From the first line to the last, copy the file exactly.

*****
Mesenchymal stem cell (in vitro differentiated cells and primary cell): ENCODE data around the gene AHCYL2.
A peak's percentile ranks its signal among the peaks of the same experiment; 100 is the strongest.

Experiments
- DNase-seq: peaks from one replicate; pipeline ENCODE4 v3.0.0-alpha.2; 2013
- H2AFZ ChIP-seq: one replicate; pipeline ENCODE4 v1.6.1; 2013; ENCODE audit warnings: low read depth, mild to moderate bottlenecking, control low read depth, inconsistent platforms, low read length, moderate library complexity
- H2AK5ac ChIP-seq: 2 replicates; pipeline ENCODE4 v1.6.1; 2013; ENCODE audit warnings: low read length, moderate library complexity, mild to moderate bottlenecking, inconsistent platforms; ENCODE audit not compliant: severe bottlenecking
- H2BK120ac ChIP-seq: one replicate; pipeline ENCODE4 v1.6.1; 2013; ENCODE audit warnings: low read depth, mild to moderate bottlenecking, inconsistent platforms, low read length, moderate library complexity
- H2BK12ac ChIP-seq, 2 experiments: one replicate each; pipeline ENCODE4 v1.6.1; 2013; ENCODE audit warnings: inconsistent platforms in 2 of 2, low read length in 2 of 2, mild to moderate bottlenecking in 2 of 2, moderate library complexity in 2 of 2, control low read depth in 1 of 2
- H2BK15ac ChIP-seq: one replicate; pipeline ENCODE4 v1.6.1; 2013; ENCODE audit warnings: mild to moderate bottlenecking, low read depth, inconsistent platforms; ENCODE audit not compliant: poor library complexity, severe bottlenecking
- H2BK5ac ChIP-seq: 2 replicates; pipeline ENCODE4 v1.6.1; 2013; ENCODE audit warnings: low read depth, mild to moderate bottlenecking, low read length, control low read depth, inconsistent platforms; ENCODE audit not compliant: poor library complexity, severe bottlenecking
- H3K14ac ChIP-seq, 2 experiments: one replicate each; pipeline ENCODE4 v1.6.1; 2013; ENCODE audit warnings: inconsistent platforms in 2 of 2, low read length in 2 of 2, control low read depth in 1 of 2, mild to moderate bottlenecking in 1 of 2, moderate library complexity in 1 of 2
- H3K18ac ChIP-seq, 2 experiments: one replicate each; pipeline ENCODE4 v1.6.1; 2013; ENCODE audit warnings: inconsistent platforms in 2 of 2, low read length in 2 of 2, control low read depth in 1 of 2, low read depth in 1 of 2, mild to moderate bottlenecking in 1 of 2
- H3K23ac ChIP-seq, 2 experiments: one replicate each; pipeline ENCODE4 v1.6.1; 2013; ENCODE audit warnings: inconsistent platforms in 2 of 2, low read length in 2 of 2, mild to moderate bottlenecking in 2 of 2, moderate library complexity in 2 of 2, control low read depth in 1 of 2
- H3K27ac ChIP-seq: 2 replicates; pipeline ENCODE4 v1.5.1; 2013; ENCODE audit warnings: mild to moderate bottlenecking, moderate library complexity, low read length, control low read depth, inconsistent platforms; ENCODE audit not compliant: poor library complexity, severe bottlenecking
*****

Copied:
Mesenchymal stem cell (in vitro differentiated cells and primary cell): ENCODE data around the gene AHCYL2.
A peak's percentile ranks its signal among the peaks of the same experiment; 100 is the strongest.

Experiments
- DNase-seq: peaks from one replicate; pipeline ENCODE4 v3.0.0-alpha.2; 2013
- H2AFZ ChIP-seq: one replicate; pipeline ENCODE4 v1.6.1; 2013; ENCODE audit warnings: low read depth, mild to moderate bottlenecking, control low read depth, inconsistent platforms, low read length, moderate library complexity
- H2AK5ac ChIP-seq: 2 replicates; pipeline ENCODE4 v1.6.1; 2013; ENCODE audit warnings: low read length, moderate library complexity, mild to moderate bottlenecking, inconsistent platforms; ENCODE audit not compliant: severe bottlenecking
- H2BK120ac ChIP-seq: one replicate; pipeline ENCODE4 v1.6.1; 2013; ENCODE audit warnings: low read depth, mild to moderate bottlenecking, inconsistent platforms, low read length, moderate library complexity
- H2BK12ac ChIP-seq, 2 experiments: one replicate each; pipeline ENCODE4 v1.6.1; 2013; ENCODE audit warnings: inconsistent platforms in 2 of 2, low read length in 2 of 2, mild to moderate bottlenecking in 2 of 2, moderate library complexity in 2 of 2, control low read depth in 1 of 2
- H2BK15ac ChIP-seq: one replicate; pipeline ENCODE4 v1.6.1; 2013; ENCODE audit warnings: mild to moderate bottlenecking, low read depth, inconsistent platforms; ENCODE audit not compliant: poor library complexity, severe bottlenecking
- H2BK5ac ChIP-seq: 2 replicates; pipeline ENCODE4 v1.6.1; 2013; ENCODE audit warnings: low read depth, mild to moderate bottlenecking, low read length, control low read depth, inconsistent platforms; ENCODE audit not compliant: poor library complexity, severe bottlenecking
- H3K14ac ChIP-seq, 2 experiments: one replicate each; pipeline ENCODE4 v1.6.1; 2013; ENCODE audit warnings: inconsistent platforms in 2 of 2, low read length in 2 of 2, control low read depth in 1 of 2, mild to moderate bottlenecking in 1 of 2, moderate library complexity in 1 of 2
- H3K18ac ChIP-seq, 2 experiments: one replicate each; pipeline ENCODE4 v1.6.1; 2013; ENCODE audit warnings: inconsistent platforms in 2 of 2, low read length in 2 of 2, control low read depth in 1 of 2, low read depth in 1 of 2, mild to moderate bottlenecking in 1 of 2
- H3K23ac ChIP-seq, 2 experiments: one replicate each; pipeline ENCODE4 v1.6.1; 2013; ENCODE audit warnings: inconsistent platforms in 2 of 2, low read length in 2 of 2, mild to moderate bottlenecking in 2 of 2, moderate library complexity in 2 of 2, control low read depth in 1 of 2
- H3K27ac ChIP-seq: 2 replicates; pipeline ENCODE4 v1.5.1; 2013; ENCODE audit warnings: mild to moderate bottlenecking, moderate library complexity, low read length, control low read depth, inconsistent platforms; ENCODE audit not compliant: poor library complexity, severe bottlenecking